With this background in mind, the county-by-county results from Tuesday’s election offer few surprises. Obama dominated Yankeedom, sweeping 58 of 63 New England counties, and dominating the Yankee-founded tier of the Northeast, from upstate New York and the Western Reserve of Ohio to northern Illinois and the Upper Great Lakes states. He routed Romney in New Netherland and won 39 of 53 counties on the Left Coast. Add the overwhelming support of the regions first colonized by Spain (where voters were unimpressed with Romney’s immigration policies) and you have the “blue” coalition that has supported the Democratic candidate for six presidential elections running.
Romney won most of the votes in Appalachia, including the southern tiers of Pennsylvania, Ohio, Indiana, Illinois and Missouri, the western swath of Virginia and North Carolina, and central and northeast Texas. He took all the states dominated by the Deep South save perhaps Florida, plus 30 of the 45 Electoral College votes in states controlled by the Far West. Here lie the remnants of the “red” coalition that has reliably supported Republicans for six straight elections.
As neither of these coalitions constitutes an Electoral College majority, recent presidential contests have been won or lost in the two big “swing regions.” Until 2008, the winning strategy was to win over hearts and minds in the Quaker-founded Midlands, a region that has always been a multiethnic, multireligious mosaic, skeptical of both government social engineering and winner-take-all economics. Win even a slim majority in the Midlands, and Pennsylvania, Ohio and Missouri might be yours, and with them the Electoral College.
In 2008, Obama narrowly won this region. Despite the state of the economy, it looks as if he may have done so again, though largely because of Romney’s opposition to bailing out the automotive industry. The Midlands will remain a battleground -- and an Electoral College firewall against extremism -- in 2016 and beyond.
But now Obama and the Democrats have opened up a new front in what had long been a conservative, individualistic bastion. For more than three centuries, the Tidewater has been reliably conservative, a region founded by the younger sons of English gentry and intended to replicate the genteel aristocratic world of the English countryside. (Take “Downton Abbey,” substitute Thomas Jefferson for Lord Grantham and slaves for the house servants and you get the general idea.) The gentlemen who first ran the region -- encompassing the Chesapeake country, lower Delaware and much of eastern North Carolina -- believed in the common good, and thought themselves the natural arbiters of what that was. At the time of the Revolution, the Tidewater was the most powerful U.S. region, but its influence in national affairs has since dwindled, largely because its westward expansion was blocked by mountain ranges and the Appalachian people who occupied them.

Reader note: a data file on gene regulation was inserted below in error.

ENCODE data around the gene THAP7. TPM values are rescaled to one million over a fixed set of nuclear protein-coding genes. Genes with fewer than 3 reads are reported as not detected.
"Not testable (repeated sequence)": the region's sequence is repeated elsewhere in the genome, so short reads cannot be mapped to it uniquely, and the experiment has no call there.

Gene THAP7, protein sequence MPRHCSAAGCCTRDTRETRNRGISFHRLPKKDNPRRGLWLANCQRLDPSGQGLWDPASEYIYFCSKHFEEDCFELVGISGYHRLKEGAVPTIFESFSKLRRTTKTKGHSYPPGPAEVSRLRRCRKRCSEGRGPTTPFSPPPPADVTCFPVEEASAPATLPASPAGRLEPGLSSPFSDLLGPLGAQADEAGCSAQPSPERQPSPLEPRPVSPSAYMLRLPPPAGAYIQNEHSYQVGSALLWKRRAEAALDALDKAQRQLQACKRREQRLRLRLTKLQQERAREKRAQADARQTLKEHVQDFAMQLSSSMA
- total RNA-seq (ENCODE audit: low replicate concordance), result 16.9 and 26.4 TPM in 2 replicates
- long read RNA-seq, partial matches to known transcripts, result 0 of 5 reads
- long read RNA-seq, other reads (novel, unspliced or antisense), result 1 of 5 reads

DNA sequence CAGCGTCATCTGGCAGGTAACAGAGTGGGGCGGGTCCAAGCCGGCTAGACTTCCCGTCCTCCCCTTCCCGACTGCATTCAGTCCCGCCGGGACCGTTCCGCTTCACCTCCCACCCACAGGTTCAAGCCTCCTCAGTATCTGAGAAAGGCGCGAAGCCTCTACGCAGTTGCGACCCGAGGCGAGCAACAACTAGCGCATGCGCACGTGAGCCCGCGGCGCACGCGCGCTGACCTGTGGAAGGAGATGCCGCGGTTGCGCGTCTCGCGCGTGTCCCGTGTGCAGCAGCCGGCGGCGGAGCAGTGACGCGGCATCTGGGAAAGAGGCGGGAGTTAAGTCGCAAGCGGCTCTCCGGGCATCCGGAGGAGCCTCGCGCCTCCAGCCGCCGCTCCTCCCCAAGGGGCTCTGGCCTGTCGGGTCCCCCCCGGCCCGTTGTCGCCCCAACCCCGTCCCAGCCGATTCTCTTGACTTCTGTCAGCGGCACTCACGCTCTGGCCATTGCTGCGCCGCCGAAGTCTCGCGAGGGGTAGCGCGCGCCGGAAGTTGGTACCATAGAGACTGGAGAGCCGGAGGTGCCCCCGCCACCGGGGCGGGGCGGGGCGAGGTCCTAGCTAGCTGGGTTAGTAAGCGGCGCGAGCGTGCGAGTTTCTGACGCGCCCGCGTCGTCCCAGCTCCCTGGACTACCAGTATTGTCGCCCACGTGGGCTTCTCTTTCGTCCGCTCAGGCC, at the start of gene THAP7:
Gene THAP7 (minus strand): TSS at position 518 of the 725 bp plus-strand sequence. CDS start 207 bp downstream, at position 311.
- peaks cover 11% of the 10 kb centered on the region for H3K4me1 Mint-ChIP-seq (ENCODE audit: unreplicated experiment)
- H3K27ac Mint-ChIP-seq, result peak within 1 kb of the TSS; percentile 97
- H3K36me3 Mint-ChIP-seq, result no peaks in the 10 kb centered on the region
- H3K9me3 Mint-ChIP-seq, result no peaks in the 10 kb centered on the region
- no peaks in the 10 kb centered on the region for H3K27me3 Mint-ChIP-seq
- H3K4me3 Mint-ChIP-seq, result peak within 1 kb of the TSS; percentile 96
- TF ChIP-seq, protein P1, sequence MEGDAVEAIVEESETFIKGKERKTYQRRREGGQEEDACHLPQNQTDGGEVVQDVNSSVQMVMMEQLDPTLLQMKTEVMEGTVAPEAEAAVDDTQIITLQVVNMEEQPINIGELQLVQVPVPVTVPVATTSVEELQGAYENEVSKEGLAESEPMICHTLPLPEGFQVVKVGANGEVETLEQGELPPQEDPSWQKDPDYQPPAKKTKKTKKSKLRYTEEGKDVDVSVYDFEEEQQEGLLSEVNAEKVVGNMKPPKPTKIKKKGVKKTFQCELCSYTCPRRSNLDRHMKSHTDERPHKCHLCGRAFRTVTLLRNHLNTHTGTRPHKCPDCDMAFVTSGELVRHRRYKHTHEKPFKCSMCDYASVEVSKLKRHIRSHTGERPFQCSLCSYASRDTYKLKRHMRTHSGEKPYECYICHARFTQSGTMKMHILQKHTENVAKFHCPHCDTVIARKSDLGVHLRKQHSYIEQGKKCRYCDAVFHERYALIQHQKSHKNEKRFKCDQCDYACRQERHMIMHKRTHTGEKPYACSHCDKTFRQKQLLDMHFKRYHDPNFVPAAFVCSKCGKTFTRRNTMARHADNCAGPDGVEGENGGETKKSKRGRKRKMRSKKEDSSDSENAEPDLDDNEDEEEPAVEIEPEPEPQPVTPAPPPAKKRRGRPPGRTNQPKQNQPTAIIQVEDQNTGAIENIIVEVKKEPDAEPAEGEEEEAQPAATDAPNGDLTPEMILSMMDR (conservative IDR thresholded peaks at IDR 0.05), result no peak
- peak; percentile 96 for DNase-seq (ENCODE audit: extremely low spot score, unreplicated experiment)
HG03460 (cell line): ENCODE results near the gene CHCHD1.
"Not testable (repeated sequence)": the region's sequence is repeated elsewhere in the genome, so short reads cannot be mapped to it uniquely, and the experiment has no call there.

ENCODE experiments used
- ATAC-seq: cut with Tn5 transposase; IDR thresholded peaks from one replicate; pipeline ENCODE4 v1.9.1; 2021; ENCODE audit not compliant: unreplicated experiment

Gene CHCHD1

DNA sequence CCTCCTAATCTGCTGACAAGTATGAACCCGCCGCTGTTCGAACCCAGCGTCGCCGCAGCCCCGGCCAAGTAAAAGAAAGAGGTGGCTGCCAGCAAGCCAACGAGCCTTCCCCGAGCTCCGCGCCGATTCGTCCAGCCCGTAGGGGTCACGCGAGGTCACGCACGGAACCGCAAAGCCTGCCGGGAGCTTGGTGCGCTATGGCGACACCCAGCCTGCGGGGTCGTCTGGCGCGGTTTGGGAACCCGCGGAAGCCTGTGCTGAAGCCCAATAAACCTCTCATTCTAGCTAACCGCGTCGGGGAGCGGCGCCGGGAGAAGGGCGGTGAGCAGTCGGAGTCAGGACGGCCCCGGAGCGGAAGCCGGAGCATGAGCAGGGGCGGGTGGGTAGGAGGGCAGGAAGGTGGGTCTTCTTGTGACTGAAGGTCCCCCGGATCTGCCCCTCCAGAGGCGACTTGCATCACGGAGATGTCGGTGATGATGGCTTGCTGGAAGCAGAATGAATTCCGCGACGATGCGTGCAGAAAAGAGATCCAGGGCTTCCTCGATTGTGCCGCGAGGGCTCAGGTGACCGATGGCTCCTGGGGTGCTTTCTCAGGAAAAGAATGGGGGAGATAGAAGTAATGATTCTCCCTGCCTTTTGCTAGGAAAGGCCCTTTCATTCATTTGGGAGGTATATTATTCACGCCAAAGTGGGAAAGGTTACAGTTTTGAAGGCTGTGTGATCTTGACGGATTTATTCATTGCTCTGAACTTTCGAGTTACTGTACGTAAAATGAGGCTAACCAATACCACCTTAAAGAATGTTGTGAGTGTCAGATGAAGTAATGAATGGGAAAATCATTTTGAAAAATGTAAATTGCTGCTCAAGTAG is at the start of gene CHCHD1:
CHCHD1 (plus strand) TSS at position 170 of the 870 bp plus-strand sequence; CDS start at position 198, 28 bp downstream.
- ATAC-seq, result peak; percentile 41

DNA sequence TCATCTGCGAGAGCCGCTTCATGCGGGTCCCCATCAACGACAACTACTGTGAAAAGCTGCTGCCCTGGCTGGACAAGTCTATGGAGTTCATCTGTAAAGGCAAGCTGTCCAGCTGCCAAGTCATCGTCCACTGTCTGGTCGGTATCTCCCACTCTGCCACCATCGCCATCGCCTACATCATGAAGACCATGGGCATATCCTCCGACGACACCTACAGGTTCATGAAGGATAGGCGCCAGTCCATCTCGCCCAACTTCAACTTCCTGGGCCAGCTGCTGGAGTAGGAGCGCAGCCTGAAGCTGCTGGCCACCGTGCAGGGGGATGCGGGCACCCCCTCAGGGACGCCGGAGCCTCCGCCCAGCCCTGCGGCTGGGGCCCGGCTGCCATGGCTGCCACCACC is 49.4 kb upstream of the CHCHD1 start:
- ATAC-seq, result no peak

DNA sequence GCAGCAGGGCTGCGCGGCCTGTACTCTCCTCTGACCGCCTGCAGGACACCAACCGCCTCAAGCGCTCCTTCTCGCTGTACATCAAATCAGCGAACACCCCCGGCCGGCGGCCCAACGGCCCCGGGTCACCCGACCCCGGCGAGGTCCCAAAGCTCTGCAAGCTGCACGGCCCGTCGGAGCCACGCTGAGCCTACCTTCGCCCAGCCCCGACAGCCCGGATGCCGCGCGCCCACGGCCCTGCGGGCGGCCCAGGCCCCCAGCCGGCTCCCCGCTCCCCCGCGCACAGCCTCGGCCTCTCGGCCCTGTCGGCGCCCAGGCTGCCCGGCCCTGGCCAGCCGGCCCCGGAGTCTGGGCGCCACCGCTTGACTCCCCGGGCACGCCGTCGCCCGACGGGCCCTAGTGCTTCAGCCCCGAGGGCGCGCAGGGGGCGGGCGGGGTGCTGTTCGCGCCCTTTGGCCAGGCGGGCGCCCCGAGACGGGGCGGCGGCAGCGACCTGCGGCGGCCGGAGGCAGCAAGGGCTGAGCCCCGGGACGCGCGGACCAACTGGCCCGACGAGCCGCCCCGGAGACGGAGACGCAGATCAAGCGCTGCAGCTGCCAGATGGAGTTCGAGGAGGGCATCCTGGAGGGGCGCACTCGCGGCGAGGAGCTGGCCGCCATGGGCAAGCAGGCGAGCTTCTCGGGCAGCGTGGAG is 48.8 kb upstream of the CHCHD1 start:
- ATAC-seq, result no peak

In recent decades, Tidewater’s political culture has been eroded and reshaped by the federal halos around Washington, D.C., and the naval base at Norfolk, Virginia, and the millions of outlanders who live and work within them. We saw the effect in 2008, when Obama won both Virginia and North Carolina. We saw it again this week, when Obama’s overwhelming strength in the Tidewater again won him Old Dominion. He lost North Carolina only because of his weakness in that state’s (larger) Appalachian sections, and was competitive even in the old plantation counties of southern Maryland and Delaware. We saw this effect in other races as well, including Virginia’s Senate contest, in which Democrat Tim Kaine’s strong support in the populous Tidewater was enough to overwhelm George Allen’s 2- and 3-to-1 margins in most of the state’s Appalachian counties.
Looking at the country through a regional lens, Democrats have good reason to be optimistic that they will keep control of the White House and Senate in coming years. The population of the Spanish borderlands is growing. Tidewater is joining the “blue” coalition, putting an end to the notion of a “solid south.” Even the Far West -- always a weak partner in the “red” coalition on account of its socially libertarian outlook -- is in play, with Colorado and Nevada supporting Obama two years in a row. Republicans ignore these developments -- and the true regional map -- at their peril.
(Colin Woodard is the author of “American Nations: A History of the Eleven Rival Regional Cultures of North America.” The opinions expressed are his own.)
Today’s highlights: the editors on re-examining the cost of federal flood insurance and on ending the opacity at the European Central Bank; Mark Buchanan on the limits to economic growth; William D. Cohan on Obama’s next economic team; Noah Feldman on how same-sex marriage and marijuana votes can influence the Supreme Court; Albert R. Hunt on Obama’s ideal fiscal-cliff point man; Simon Johnson on candidates for Treasury secretary.